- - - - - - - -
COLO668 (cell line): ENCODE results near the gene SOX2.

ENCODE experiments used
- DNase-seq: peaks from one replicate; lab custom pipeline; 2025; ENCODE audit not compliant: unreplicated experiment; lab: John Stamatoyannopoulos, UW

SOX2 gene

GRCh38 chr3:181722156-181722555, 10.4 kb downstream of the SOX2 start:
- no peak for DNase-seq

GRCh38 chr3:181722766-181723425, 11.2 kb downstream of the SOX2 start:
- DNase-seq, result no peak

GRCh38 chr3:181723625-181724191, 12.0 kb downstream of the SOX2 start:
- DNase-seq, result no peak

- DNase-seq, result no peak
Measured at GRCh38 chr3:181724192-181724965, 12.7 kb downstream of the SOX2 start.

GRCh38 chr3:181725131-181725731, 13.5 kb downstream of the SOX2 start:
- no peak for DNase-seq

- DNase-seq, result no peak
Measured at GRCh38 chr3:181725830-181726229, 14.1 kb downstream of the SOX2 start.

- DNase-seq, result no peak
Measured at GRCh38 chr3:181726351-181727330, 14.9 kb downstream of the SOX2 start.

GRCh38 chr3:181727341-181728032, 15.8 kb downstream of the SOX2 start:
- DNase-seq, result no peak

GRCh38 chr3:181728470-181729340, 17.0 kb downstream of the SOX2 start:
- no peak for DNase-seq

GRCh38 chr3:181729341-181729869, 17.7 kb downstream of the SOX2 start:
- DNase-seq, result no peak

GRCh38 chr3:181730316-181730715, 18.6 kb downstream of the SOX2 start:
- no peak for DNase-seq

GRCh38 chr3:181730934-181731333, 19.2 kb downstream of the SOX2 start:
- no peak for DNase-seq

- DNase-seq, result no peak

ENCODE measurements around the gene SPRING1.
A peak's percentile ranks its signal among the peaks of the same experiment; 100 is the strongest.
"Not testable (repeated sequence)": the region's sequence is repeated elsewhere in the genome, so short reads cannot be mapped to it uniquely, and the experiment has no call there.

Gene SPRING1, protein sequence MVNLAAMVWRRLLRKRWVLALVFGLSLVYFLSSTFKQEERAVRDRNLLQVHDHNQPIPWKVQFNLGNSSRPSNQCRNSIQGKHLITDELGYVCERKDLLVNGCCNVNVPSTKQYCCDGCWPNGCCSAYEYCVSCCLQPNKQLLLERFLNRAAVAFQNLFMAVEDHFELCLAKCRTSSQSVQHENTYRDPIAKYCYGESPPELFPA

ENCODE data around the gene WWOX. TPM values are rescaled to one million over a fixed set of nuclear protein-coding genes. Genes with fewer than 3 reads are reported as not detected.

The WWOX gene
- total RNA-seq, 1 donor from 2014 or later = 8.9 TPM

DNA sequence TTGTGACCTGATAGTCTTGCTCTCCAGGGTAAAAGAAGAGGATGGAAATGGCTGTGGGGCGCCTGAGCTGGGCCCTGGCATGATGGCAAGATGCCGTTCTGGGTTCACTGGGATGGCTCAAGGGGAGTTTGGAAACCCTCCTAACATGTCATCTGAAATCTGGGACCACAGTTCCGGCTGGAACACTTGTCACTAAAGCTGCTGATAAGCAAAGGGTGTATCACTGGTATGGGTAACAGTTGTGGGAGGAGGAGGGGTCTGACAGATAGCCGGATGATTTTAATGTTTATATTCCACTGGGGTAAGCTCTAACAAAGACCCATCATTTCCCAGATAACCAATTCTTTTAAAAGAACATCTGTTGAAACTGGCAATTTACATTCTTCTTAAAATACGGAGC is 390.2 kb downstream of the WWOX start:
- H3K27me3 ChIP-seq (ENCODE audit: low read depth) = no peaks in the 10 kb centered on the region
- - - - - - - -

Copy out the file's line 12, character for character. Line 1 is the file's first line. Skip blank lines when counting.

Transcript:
Measured at GRCh38 chr3:181724192-181724965, 12.7 kb downstream of the SOX2 start.